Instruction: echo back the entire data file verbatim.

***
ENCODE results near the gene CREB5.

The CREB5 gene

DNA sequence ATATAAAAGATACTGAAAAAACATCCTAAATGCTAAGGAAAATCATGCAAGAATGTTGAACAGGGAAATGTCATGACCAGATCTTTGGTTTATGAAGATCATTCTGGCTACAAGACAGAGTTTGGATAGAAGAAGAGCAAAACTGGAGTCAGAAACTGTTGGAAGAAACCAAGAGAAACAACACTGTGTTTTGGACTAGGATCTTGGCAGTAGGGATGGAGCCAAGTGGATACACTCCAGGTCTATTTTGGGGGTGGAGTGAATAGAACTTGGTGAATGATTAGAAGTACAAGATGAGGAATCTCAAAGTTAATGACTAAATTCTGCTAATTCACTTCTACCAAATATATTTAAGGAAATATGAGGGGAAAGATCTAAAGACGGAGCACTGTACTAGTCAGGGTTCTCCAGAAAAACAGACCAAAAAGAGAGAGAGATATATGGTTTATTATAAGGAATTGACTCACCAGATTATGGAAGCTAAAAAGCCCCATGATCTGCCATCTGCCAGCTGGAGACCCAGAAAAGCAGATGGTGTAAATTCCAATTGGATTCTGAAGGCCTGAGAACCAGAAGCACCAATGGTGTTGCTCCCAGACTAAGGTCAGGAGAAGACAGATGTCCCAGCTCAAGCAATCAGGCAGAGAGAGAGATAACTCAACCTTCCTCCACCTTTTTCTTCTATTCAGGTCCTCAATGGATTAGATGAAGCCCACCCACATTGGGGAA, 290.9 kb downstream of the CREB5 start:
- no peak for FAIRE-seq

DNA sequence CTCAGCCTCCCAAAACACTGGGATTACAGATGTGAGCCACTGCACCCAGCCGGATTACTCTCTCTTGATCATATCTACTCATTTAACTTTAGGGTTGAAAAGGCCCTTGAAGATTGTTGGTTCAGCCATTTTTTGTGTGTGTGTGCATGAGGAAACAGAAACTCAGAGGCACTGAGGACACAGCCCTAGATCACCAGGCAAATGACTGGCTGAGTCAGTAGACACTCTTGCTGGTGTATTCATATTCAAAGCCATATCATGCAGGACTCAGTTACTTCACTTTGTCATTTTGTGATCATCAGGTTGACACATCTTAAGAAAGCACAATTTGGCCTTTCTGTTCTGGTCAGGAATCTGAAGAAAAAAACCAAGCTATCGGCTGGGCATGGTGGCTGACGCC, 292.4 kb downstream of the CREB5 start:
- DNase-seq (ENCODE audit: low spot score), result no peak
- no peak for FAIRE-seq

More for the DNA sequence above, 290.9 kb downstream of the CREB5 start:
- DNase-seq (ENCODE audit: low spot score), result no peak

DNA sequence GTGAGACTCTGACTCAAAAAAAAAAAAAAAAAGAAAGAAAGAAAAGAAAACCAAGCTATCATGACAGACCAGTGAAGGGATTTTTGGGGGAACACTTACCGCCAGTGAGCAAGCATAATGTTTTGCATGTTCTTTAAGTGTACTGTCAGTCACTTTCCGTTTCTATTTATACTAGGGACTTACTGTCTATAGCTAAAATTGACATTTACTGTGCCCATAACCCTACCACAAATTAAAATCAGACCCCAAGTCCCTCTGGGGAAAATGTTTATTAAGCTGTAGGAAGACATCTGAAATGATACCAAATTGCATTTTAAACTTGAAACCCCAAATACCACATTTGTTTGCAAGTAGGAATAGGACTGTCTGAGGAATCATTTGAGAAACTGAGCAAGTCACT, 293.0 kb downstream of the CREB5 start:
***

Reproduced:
ENCODE results near the gene CREB5.

The CREB5 gene

DNA sequence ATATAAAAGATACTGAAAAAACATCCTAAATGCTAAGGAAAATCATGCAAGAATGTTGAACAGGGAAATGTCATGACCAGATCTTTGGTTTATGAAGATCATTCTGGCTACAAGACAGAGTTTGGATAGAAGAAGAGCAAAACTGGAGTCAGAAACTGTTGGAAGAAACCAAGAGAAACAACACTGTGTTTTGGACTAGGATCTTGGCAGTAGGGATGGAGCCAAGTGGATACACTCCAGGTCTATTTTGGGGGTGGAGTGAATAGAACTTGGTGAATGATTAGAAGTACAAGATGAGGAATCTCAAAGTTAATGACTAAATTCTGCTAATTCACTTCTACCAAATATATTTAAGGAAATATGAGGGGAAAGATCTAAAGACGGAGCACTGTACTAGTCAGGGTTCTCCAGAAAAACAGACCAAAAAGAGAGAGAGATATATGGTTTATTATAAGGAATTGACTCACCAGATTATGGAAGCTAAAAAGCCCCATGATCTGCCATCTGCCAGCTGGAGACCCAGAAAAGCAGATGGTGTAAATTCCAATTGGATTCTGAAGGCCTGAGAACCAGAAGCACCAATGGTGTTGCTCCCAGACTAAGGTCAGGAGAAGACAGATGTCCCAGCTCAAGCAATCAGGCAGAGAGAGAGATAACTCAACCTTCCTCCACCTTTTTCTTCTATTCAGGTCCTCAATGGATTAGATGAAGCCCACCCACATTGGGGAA, 290.9 kb downstream of the CREB5 start:
- no peak for FAIRE-seq

DNA sequence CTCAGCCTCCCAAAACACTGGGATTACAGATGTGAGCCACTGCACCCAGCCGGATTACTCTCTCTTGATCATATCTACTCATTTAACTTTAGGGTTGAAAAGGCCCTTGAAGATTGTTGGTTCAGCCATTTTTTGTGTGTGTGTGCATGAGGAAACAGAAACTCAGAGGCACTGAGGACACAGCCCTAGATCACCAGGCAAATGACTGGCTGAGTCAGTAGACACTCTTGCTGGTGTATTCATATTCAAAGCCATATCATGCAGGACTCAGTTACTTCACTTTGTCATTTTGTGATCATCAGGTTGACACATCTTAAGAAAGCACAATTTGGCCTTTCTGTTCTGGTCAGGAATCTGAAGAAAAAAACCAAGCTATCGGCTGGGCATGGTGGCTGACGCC, 292.4 kb downstream of the CREB5 start:
- DNase-seq (ENCODE audit: low spot score), result no peak
- no peak for FAIRE-seq

More for the DNA sequence above, 290.9 kb downstream of the CREB5 start:
- DNase-seq (ENCODE audit: low spot score), result no peak

DNA sequence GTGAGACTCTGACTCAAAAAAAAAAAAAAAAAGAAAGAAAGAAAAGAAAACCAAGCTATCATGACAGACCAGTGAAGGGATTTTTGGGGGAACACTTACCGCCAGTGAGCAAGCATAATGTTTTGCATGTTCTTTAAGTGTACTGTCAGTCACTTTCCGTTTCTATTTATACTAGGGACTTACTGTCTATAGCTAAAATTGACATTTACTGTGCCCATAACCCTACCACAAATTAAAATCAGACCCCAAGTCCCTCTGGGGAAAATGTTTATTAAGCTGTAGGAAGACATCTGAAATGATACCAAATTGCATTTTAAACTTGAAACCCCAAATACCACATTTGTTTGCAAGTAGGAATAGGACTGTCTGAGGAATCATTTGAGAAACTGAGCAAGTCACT, 293.0 kb downstream of the CREB5 start: